The Sun Begins to Set on LA

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by Tony Shea on April 10, 2014


As I prepare to make the move from Los Angeles to New York I’m seeing all the things I have loved about LA again with fresh eyes, with a renewed sense of appreciation, as I attempt to put my time here into perspective. It would be largely impossible to replicate the sense of wonder with which I viewed Los Angeles when I arrived here on these western shores from Maryland fifteen years ago, a 28-year-old lad with a full head of lush blonde hair. I, just like you presumably, had been hearing about Los Angeles my entire life. What was it? I wanted to find out. And I guess I did.

I found it to be almost unbearably exciting when I arrived, checking off a long list of bars and restaurants and nightclubs whose names it seemed I had known my whole life: Whiskey, Troubadour, Derby, Musso and Franks, Formosa, Canters, Improv, Comedy Store, Laugh Factory, not to mention a whole series of movie theaters and intimate playhouses, night after night for months on end. And all these years later, Los Angeles still remains a fascinating place. It is only recently that the city in any way became ultimately familiar, and even then a new wave of construction began almost immediately as the city was re-shaped and redeveloped: downtown, Hollywood, Fairfax, Los Feliz, Silver Lake, Echo Park, Eagle Rock, Highland Park, even USC, all given a facelift.

What will LA become over the next fifteen years? Every year a new influx of dreamers steadily arrives here, looking to brave the weird waters, looking to explore a kind of heightened reality that life in the perpetual sunny spotlight does surely represent. What will they make? What new entertainments will pleasure us? I can’t say. More of the same probably: movies, music, and our new friends in the new media. Will fault lines running underneath Hollywood turn the city to rubble? Will tidal waves wash ashore? Will the national morals be compromised by 3D helmets and sensors suits that show only X-rated movies? Will eyeball cameras record everything, turning everyone into their own ongoing “Truman Shows”? I’m certainly curious to find out, and probably just as curious as I was at the beginning of the great Los Angeles adventure. To you the next generation of Angelenos – Welcome! I think you’re going to like it here.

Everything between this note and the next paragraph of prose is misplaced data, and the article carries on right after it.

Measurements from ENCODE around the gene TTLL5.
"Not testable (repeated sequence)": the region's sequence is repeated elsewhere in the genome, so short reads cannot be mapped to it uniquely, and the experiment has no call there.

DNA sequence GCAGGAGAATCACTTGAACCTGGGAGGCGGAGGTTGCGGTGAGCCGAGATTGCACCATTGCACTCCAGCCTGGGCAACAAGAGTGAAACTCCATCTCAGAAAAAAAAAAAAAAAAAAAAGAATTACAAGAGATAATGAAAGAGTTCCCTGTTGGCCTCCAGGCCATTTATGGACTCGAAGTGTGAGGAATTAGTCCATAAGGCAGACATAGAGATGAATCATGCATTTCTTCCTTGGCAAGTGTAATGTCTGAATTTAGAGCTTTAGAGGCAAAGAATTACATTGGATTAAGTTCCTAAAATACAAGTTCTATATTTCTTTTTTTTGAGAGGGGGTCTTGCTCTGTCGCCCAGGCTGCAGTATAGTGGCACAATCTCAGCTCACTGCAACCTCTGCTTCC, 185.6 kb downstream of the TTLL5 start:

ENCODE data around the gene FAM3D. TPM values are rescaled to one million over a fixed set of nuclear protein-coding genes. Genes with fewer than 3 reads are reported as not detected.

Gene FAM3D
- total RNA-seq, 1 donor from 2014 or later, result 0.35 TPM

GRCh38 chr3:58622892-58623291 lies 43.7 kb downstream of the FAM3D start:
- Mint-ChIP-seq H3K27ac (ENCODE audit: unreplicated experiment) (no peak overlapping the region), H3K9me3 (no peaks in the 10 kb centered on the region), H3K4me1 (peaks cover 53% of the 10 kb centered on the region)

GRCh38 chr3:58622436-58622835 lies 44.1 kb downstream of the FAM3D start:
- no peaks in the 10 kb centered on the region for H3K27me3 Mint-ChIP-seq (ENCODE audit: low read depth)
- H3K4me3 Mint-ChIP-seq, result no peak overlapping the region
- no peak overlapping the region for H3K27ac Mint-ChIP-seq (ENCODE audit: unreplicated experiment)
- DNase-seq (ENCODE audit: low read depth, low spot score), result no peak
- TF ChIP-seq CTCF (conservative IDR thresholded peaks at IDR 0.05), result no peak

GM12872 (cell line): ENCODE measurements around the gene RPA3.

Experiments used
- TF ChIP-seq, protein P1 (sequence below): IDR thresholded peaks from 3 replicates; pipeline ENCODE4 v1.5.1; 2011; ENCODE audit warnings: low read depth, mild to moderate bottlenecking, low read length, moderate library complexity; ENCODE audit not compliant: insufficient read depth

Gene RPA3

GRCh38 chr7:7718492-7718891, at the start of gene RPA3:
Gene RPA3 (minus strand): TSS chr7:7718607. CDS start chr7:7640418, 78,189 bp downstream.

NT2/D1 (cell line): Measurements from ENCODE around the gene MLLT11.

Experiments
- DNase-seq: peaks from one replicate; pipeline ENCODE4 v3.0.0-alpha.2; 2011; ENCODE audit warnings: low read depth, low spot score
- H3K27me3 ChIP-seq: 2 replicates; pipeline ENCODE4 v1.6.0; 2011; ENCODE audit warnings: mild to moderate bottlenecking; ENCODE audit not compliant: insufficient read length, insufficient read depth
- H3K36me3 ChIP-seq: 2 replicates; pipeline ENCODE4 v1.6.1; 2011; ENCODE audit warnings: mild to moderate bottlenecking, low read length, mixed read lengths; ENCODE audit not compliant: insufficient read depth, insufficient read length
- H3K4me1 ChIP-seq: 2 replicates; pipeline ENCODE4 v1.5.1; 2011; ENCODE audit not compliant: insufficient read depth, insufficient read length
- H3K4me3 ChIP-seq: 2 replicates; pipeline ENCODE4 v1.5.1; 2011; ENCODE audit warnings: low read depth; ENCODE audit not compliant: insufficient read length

I sure did. I had great friends. I met my wife. We had a child. It was the best time of my life.

And so before I return to the East to soldier through the Big Apple’s long winters, and the endless subway stops, and the clash of people walking on the streets, I’m not taking anything for granted. I have no idea how many sunsets I’ve seen since I came out here. Probably far less than I think I did, but now I’m really trying to pay attention. And let me say that Los Angeles did sunsets well!

This was the sunset on April 8, 2014, from the top of Runyon Canyon, approximately 7:18 pm.






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Jungle Cover version 150 pxBarney DeRussey is a 35 year old, down on his luck, door to door salesman working the mean streets of Los Angeles. During the hottest week of the year, the pressures from his tyrannical boss and his impending wedding send him into a spiral of escalating criminality as he tries to keep his sanity and maybe finally succeed. To order the Kindle Edition for the low price of $5.99 click HERE.

Tony Shea ( Editor-in-Chief, New York)

Tony Shea is based in New York, having recently moved from Los Angeles after more than a decade on the sunny coast. His short films have won numerous awards and screened at major festivals around the world including Comic-Con. As a musician, he is the lead singer for Los Angeles rock n’ roll band Candygram For Mongo (C4M) who has been a featured artist on Clear Channel Radio’s Discover New Music Program and whose songs have been heard on Battlestar Gallactica (Syfy Channel) and Unhitched (Fox) among other shows and films.

{ 1 comment… read it below or add one }

earthdog70 April 22, 2014 at 7:15 pm

L.A. was kind to you, but NYC is ready for you to take a big, juicy BITE!

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